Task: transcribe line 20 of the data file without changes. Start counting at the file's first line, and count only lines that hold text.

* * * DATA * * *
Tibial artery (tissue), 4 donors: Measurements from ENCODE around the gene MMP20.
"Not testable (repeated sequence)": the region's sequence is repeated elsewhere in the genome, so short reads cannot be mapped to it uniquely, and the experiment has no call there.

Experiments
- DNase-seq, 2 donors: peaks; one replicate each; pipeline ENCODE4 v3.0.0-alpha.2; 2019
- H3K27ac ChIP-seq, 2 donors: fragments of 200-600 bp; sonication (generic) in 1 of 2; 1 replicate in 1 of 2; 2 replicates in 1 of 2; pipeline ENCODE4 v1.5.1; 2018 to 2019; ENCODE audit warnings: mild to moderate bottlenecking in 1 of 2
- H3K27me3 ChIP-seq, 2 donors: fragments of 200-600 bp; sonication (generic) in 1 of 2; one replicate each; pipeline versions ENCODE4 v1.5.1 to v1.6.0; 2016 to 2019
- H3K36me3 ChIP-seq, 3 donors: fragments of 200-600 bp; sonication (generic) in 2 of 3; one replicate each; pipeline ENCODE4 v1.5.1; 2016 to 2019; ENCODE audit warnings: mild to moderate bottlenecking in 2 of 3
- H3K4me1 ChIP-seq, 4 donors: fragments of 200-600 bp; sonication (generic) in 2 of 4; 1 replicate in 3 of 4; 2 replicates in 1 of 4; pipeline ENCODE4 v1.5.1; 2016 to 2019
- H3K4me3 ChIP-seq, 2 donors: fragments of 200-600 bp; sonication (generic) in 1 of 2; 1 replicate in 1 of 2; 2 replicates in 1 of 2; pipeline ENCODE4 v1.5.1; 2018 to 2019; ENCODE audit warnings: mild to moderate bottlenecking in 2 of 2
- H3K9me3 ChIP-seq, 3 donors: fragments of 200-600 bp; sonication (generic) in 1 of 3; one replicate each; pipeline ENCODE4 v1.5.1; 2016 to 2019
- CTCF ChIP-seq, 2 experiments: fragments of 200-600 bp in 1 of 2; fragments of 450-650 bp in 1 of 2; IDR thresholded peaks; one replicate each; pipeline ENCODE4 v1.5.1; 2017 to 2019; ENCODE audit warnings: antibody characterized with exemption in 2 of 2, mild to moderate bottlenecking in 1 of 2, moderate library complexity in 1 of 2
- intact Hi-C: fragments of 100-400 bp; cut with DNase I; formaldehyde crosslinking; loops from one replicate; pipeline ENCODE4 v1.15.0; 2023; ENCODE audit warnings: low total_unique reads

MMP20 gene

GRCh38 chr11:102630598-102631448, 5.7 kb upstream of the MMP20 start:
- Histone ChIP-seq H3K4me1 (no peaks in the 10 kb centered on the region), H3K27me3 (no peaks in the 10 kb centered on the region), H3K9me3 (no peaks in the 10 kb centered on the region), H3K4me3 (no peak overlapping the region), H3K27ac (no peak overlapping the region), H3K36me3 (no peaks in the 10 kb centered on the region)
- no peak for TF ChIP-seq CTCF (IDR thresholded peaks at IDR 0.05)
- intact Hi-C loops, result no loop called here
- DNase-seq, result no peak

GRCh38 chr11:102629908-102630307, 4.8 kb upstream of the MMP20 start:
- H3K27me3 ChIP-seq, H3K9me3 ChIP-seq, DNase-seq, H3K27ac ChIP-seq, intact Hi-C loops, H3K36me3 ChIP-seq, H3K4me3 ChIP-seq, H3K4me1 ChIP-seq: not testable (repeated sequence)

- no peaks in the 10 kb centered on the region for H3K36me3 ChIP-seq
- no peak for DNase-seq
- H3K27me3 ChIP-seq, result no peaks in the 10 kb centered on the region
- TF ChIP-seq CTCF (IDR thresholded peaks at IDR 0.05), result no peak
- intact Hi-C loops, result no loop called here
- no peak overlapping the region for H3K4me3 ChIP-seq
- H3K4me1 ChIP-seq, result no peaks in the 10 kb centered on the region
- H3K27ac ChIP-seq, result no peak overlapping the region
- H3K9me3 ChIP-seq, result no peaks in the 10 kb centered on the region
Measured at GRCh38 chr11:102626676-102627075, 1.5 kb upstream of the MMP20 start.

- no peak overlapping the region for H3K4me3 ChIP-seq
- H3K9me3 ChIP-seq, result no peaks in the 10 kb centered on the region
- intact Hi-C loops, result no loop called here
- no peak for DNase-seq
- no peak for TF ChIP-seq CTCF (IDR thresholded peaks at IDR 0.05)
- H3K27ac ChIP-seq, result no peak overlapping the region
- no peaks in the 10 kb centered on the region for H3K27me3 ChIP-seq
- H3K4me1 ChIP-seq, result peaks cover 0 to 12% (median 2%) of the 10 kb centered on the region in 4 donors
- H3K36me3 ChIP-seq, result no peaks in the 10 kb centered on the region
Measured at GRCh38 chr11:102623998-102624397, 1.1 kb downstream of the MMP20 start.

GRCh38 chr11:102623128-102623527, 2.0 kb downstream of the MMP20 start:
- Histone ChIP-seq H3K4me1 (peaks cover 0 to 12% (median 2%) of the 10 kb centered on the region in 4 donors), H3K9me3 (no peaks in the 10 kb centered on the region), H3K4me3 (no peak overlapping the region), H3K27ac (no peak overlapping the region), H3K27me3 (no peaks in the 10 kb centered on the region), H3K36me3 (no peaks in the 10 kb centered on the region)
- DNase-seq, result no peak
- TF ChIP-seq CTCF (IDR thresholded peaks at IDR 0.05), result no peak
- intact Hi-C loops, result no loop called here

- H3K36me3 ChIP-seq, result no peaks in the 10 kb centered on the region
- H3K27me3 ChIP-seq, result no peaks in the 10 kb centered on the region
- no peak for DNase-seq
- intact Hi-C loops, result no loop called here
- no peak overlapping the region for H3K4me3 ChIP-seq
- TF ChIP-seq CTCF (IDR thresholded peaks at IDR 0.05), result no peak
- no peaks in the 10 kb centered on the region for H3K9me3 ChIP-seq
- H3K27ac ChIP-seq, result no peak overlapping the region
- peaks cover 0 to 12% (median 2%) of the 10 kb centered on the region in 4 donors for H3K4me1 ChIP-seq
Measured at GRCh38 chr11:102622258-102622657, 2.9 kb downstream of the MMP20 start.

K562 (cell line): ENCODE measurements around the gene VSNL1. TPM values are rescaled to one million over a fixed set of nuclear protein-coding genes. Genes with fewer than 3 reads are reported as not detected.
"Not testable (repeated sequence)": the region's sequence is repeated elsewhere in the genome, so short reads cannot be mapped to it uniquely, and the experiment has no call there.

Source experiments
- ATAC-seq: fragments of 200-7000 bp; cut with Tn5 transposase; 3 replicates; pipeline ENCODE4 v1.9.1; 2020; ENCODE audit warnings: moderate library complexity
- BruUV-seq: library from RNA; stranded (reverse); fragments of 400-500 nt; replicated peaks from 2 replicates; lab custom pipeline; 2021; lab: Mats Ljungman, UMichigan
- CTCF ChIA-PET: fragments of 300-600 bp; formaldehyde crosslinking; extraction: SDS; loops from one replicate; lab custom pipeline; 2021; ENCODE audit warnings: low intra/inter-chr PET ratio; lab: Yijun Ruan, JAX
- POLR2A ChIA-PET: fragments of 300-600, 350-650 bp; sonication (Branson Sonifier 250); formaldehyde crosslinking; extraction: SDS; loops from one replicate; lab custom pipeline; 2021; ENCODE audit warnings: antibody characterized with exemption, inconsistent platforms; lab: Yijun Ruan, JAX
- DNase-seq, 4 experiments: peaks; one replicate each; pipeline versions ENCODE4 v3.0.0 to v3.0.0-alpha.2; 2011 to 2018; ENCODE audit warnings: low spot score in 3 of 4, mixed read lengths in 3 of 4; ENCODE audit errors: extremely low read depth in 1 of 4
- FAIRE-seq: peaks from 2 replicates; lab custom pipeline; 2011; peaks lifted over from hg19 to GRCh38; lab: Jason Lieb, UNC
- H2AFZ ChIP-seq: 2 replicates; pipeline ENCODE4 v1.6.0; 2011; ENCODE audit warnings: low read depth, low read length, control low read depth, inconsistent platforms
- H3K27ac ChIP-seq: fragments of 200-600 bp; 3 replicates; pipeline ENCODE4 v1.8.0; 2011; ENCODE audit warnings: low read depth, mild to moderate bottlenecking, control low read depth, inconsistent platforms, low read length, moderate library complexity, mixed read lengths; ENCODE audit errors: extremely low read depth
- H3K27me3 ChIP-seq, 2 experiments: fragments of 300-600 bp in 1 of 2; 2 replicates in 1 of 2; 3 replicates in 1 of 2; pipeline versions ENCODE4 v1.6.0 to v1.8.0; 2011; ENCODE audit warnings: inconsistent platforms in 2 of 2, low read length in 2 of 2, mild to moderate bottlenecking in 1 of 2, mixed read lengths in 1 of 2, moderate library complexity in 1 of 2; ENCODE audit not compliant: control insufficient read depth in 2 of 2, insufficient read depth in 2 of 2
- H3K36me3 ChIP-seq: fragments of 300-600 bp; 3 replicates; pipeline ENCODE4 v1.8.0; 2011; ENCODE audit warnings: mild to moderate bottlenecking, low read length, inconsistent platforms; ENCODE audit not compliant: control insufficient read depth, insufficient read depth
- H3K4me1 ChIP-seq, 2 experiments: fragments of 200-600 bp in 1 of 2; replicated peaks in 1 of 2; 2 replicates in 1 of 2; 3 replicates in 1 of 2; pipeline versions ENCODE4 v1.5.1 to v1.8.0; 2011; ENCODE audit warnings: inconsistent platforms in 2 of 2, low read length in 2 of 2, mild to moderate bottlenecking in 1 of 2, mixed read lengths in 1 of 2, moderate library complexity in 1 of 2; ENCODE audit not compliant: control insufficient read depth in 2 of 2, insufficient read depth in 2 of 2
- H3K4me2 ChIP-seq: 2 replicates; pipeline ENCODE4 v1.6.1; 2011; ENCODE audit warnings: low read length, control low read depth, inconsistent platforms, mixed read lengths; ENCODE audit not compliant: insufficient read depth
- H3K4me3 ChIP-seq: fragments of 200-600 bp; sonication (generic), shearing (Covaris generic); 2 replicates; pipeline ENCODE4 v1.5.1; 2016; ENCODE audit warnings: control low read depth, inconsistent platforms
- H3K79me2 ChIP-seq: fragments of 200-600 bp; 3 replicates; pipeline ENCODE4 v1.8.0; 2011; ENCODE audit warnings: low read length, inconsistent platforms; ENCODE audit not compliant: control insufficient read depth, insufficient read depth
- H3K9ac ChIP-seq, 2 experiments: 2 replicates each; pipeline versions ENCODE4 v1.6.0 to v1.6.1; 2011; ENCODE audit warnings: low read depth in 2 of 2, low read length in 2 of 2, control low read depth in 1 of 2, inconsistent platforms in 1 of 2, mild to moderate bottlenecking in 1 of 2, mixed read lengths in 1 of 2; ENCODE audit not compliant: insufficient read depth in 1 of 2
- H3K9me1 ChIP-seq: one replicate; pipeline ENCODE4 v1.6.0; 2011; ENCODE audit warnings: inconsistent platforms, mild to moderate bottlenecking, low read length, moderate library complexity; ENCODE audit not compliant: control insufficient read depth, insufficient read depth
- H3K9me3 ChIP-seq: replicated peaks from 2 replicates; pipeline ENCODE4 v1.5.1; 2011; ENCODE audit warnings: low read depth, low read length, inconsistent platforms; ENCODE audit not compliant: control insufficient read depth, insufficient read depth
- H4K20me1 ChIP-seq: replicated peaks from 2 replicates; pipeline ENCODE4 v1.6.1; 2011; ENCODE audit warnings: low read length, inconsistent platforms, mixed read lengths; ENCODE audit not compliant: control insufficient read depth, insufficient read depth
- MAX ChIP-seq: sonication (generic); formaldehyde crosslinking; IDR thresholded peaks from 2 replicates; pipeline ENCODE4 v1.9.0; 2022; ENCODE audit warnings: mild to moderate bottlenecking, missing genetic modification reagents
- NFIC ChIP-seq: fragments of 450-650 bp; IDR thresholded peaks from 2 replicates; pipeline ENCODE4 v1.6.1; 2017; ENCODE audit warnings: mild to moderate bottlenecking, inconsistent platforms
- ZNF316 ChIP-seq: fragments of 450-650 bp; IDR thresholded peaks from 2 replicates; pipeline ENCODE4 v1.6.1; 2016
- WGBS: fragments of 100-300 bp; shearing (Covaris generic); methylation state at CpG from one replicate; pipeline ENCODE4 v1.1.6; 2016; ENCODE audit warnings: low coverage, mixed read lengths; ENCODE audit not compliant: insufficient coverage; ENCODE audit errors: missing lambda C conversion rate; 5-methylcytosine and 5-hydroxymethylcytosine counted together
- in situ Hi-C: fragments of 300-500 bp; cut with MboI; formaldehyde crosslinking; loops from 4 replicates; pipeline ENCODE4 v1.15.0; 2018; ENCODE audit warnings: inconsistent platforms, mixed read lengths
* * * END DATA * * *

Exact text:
- H3K27me3 ChIP-seq, H3K9me3 ChIP-seq, DNase-seq, H3K27ac ChIP-seq, intact Hi-C loops, H3K36me3 ChIP-seq, H3K4me3 ChIP-seq, H3K4me1 ChIP-seq: not testable (repeated sequence)